There are other beneficiaries, of course – the more sincere guardians of public morality. Historically the most prominent among such people were conservative Christians of various stripes, but the multicultural breakthrough, and related endeavours, have fragmented moralism most spectacularly. There are, of course, other religions to consider (Islamist-inspired campaigns against strip clubs in east London spring to mind), but equally new secular contenders.

Thus, prominent among the voices calling on Vaz to resign as select committee chair was that of a pressure group – Nordic Model Now. NMN, as the name suggests, is a group advocating the implementation of laws similar to those in Sweden that criminalise the purchase of sex (but not the sale). NMN is entirely non-transparent about who is involved (“a diverse group of women from a wide variety of backgrounds”), but seems to have crawled out from the rotten caucus of anti-sex feminists and evangelical groups, who ally to provoke panics over prostitution and sex trafficking.

The last great ‘achievement’ of the home affairs select committee under Vaz, after all, was a long inquiry into prostitution that – much to the dismay of these creatures – ended with a report explicitly opposed to the criminalisation of sex purchase and explicitly commending the “success” of decriminalisation of prostitution in New Zealand.1)See the conclusions here: Some now want the report thrown out, on the basis that Vaz had a vested interest in the result.

This is utterly tendentious. For a start, select committees are not unanimous mouthpieces for their chairpersons – are they all punters? For seconds, Vaz is a longstanding supporter of the Nordic model; assuming that he agrees with the report as written, then he has changed his mind, but simply glancing at the names called before the committee on this matter will reveal as nonsense the idea that it was systematically biased towards decriminalisation advocates – quite the reverse. NMN and its friends had an open goal in front of them – we politely suggest that they managed to miss the target because it is a violation of basic formal logic to criminalise only one side of a transaction. In the end their model is a proposal designed to assuage feminist consciences and conform to the strictures of Christian agape love, rather than empower prostitutes; thus its extraordinarily thin evidence base and the propensity for its advocates (especially when it comes to the supposed plague of sex trafficking) to just make shit up.2)For an old but admirably forensic takedown, see N Davies, ‘Prostitution and trafficking – anatomy of a moral panic’ The Guardian October 20 2009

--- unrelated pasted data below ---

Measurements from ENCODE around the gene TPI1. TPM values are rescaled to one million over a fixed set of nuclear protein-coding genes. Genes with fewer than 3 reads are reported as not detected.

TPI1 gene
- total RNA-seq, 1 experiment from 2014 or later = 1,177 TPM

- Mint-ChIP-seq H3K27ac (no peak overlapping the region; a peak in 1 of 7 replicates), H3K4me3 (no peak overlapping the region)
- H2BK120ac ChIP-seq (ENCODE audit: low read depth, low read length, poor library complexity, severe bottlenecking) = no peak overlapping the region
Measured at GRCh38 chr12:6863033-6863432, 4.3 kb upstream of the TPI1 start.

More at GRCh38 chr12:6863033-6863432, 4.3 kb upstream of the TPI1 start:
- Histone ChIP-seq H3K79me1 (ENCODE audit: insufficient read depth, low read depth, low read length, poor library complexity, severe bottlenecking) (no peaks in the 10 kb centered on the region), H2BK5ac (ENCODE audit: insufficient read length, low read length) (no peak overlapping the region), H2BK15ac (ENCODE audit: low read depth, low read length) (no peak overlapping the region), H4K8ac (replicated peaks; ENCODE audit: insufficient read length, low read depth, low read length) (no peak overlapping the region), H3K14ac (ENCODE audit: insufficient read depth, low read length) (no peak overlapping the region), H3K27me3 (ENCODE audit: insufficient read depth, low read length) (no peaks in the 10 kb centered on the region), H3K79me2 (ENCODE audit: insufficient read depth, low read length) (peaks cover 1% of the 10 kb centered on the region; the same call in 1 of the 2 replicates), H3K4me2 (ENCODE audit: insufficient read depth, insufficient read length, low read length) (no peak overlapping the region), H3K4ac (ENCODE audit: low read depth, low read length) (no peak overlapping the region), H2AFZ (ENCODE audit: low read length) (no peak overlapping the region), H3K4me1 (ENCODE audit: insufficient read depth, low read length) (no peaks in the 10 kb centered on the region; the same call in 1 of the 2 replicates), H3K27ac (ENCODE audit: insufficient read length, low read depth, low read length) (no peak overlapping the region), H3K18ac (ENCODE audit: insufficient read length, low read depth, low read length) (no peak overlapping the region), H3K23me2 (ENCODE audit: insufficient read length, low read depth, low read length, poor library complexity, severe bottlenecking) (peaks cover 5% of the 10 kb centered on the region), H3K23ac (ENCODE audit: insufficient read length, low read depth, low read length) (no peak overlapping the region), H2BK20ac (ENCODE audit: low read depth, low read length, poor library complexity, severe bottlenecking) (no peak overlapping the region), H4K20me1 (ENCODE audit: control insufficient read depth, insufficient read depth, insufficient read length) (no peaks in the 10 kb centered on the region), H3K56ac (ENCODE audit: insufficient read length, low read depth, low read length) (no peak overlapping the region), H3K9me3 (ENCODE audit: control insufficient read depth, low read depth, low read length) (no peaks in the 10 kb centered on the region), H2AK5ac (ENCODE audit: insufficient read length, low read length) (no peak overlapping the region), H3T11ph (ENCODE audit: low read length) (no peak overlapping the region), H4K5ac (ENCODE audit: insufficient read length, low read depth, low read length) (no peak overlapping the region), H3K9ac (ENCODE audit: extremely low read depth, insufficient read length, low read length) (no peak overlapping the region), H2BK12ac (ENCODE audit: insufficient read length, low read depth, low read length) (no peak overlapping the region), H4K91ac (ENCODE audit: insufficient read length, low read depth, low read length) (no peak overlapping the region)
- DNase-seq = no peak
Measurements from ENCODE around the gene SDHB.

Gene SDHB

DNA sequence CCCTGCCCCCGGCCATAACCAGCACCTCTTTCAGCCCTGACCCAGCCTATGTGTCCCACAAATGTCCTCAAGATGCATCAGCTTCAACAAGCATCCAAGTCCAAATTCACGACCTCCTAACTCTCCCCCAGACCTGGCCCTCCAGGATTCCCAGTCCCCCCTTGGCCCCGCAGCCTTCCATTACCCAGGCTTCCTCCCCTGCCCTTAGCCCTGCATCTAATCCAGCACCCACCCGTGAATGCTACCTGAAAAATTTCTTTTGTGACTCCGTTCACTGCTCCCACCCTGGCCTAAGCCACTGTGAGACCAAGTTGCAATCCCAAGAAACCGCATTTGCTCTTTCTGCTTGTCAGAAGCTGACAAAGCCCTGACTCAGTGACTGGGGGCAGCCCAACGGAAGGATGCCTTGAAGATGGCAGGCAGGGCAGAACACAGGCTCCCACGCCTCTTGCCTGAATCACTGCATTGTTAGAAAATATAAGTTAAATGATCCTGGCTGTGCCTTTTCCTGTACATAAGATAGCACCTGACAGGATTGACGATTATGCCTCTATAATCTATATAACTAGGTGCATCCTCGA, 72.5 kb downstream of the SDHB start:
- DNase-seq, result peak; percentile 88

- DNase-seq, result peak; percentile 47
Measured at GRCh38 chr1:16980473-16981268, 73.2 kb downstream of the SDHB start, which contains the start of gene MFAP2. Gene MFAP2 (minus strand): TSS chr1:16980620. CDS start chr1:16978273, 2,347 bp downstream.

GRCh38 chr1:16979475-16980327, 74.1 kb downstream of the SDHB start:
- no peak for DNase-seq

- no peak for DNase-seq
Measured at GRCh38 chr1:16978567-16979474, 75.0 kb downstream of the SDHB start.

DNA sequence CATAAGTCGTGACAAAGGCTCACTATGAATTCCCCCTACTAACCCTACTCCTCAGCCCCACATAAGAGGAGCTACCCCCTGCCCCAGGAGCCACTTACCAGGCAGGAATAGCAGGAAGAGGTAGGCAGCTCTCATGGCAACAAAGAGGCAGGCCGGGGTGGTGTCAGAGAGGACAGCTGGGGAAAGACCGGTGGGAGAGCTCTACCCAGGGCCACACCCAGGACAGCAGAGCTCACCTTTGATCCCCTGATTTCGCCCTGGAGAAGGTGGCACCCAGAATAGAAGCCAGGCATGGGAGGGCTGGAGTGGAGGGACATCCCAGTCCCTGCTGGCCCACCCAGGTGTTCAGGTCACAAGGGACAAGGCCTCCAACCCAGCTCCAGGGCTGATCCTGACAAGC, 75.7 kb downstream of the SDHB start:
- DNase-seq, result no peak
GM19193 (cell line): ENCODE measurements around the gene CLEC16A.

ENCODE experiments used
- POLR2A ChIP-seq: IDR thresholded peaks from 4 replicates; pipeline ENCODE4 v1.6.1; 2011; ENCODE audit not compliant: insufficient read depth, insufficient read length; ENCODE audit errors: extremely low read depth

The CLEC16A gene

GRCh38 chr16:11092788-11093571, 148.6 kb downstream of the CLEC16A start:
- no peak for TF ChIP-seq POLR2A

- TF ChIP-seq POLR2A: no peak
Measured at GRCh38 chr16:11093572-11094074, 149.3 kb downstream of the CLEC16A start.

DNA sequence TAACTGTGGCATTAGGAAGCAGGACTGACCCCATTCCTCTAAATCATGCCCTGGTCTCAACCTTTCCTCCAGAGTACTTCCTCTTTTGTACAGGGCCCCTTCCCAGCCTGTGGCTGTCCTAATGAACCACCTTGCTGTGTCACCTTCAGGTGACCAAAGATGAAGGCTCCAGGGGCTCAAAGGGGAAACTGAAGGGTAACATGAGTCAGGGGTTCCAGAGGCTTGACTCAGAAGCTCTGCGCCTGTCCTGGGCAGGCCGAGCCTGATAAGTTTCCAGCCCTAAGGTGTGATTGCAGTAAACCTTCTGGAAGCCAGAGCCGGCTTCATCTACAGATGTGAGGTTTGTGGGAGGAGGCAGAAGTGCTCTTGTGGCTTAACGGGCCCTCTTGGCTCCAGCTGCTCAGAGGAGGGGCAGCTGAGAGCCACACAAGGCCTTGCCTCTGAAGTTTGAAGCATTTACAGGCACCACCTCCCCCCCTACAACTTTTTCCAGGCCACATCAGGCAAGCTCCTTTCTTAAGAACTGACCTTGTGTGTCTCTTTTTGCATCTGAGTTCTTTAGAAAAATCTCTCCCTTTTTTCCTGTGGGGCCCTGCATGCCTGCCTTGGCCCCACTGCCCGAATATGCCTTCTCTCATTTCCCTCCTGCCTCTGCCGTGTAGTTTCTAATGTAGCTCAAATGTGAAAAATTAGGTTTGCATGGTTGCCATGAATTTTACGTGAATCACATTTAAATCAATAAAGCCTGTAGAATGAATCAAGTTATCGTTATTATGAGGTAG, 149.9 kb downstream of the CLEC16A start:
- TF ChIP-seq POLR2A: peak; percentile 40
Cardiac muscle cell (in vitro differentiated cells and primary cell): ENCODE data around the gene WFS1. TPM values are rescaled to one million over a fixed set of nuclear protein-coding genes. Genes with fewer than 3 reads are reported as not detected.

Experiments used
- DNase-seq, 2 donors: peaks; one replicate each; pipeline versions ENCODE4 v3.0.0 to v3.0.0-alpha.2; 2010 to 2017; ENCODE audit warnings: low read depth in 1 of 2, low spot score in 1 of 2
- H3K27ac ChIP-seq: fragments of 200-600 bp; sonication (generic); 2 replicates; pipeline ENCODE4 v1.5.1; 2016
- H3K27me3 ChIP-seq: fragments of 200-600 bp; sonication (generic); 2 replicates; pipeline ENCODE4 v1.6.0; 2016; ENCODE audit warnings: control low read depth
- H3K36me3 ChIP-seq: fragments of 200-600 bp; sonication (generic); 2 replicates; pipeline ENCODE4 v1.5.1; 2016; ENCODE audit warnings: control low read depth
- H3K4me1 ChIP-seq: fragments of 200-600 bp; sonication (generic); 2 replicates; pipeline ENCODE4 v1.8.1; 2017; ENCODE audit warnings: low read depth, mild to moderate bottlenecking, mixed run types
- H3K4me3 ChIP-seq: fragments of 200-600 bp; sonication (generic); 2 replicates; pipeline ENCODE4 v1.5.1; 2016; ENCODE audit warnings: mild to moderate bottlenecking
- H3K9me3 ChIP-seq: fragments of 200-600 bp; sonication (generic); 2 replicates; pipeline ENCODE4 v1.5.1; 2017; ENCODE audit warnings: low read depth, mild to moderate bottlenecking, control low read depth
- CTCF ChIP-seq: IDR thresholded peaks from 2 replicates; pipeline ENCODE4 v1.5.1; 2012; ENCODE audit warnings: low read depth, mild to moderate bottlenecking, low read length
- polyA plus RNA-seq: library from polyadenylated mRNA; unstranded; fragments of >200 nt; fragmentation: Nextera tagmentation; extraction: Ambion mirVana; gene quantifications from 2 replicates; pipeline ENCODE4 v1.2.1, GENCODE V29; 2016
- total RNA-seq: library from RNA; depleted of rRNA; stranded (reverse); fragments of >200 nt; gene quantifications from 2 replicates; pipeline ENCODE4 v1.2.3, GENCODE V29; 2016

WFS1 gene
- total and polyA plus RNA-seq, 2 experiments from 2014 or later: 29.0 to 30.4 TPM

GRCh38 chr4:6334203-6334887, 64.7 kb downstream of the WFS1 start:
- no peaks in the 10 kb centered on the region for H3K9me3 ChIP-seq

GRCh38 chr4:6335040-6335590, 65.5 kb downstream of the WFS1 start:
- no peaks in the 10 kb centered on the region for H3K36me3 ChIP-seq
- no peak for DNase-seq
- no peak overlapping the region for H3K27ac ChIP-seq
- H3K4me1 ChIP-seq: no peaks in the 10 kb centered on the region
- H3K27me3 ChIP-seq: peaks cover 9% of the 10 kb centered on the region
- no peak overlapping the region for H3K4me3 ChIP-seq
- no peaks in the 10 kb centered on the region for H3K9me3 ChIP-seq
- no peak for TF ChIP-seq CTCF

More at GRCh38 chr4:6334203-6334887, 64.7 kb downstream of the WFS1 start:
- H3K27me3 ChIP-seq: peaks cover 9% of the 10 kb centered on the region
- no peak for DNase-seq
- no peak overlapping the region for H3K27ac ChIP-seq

It is worth going into this not only because the issue itself is an important one, and for the left highlights a difference of principle (to wit: is liberation the conscious self-activity of the masses, or the rescue of the masses by benevolent policemen?). There is also, in fact, something deeply corrosive about sex scandals as such; it is one thing for a tabloid to publish a kiss ’n’ tell, and quite another for people – be they writers for the same tabloid or others – to turn that kiss ’n’ tell into an instrument of some political hobby horse of theirs. The effect is to encourage people at large to view political questions through ‘non-political’ spectacles, and thus to depoliticise politics, and finally to open the way to demagoguery of a more basic kind.

The best prophylactic against this, of course, is to build up its opposite – a political culture where opposing perspectives meet on the grounds of their disagreement, rather than shuffling about in committee rooms and doling out opportunistic press releases.



1 See the conclusions here:
2 For an old but admirably forensic takedown, see N Davies, ‘Prostitution and trafficking – anatomy of a moral panic’ The Guardian October 20 2009